I can’t move. Those two little words have frozen me to the ground. Did she really just say that? I can’t be sure, I can’t think straight. Despite everything I was now able to do, I didn’t see this coming at all.
I’ve let the silence become uncomfortably long. I know she’s waiting for me to respond, but I can’t find the words. Even if I did, I’m not sure I could voice them.
“But-,” is all I eventually mumble, but she’s already prepared to counter.
“Don’t do that, John. Please. You must have known this was coming?” she says.
I think I’m still in shock. I mean, we’re on the sidewalk, just had dinner, and now this. Words usually come quite easily for me, but not tonight. She’s caught me entirely off guard and I don’t know what to do, what to say.
“No,” is all I can manage. Brilliant.
“Please don’t. Last night was the final time, I swore it. I needed you and where were you? I needed my boyfriend with me and you weren’t there. Yet again.”
Her tone tells me she’s waiting for an explanation, the reason I couldn’t be with her. The thing that was so important I let her sit in the hospital alone. I guess it’s one thing to miss a date or two, but not this.
“It was work. I’m sorry, Kate. I would have been right there if I could,” I say, but it’s clear from the look in her eyes it’s not enough. They’re glazing over: she’s going to cry.
“That’s the thing, John,” she starts, tears streaming down her face now, her voice stuttering, “I rang your work..last night..several times…asked for you..and they said..they said..you weren’t there..that you quit months ago!”
I move in to hold her for what I’m beginning to realise will be the last time, but she moves away. Behind the tears are eyes of anger now, not sadness. She’s still waiting for an explanation. A reason for all the missed dates, the late nights, the early mornings, my whereabouts last night. Something to explain all of it, something that will suddenly make sense of it all so she can forgive me and we can stay together. I know this is what she wants, and I want nothing more than to give it to her. But I can’t.
“I’m so sorry, baby,” is all I say. It’s not nearly enough.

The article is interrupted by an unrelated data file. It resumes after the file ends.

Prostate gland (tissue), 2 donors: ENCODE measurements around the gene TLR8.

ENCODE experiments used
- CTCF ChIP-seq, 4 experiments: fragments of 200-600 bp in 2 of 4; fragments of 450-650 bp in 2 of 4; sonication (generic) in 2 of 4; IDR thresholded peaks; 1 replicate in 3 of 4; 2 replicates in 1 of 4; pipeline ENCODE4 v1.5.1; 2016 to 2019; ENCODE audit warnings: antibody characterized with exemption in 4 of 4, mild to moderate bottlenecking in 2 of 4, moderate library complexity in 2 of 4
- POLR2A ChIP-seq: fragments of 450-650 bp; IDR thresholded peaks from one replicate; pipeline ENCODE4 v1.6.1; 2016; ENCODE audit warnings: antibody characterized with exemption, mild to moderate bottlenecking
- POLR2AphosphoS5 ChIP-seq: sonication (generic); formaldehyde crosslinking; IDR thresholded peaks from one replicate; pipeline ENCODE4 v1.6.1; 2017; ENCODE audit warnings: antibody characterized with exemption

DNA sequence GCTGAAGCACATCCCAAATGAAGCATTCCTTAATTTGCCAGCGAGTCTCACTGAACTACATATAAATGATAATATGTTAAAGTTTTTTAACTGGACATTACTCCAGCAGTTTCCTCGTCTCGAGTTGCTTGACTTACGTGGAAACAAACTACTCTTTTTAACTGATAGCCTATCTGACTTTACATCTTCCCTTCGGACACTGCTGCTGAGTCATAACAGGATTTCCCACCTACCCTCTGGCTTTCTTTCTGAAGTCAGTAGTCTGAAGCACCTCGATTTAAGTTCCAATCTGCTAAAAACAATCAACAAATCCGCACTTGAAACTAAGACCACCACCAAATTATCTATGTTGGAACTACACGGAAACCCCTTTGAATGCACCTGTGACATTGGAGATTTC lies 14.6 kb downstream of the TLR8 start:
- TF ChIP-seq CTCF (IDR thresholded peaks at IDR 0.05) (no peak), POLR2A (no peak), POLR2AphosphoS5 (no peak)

“Then so am I.”
As she goes to turn away, I reach forward and grab her arm. She turns around and our eyes meet again. She pulls me close, leans toward my ear.
“Don’t do this. It’s really over. If you can’t trust me, be there for me, then I can’t trust you. And without that, we’ve got nothing,” she whispers.
It’s strange, but I swear she knows more than I think. I sure this can’t be true, I’ve been so careful, but the way she speaks sends a shiver right through me. Is she saying my secret would be safe with her? Does she know? This and a thousand other questions run through my head as she turns and walks away. It’s all happening so fast, I can’t make sense of it. The love of my life, the woman I was just eating dinner with, walking away to start a life on her own. Without me.
As the outline of her body fades, calm begins to creep back over me. More composed, I realise all of the things I could have said to make her stay. All of the good things I have done since that day six months ago. All of the people I have helped, and the bad ones I’ve stopped. They’re called superheroes in the comics and on the TV, but there’s nothing super about what I’ve done. It’s just life, and doing things other people aren’t able to. There’s no use in me having these abilities if I’m not going to use them. I could have told Kate this, she may have understood. She may have even loved me for it. But to tell her one side of things would open the door to the other. Of the people who want me dead, and the ones who would use anybody and everybody I love to make this happen. She doesn’t know it, but it’s all for her. Maybe one day she will. Maybe one day I’ll be able to tell her.
I feel an odd sensation coming over me as I skip around into the alley, something I feared had been lost to me forever. A single tear rolls down my check. Its warmth is oddly unfamiliar, yet comforting. I enjoy it a moment as I allow myself a brief thought of what might have been. Of a life lost, of a different future. But I’m shook from these thoughts by the sound of a woman’s scream. I judge it to be no more than ten miles away.
And so I catch the last remnants of the tear in my fingertips, allowing its warmth to moisten my hands, protect them against the winter’s cold. Then I fasten the button on my coat, rise myself from the ground, and soar up into the dark of the night.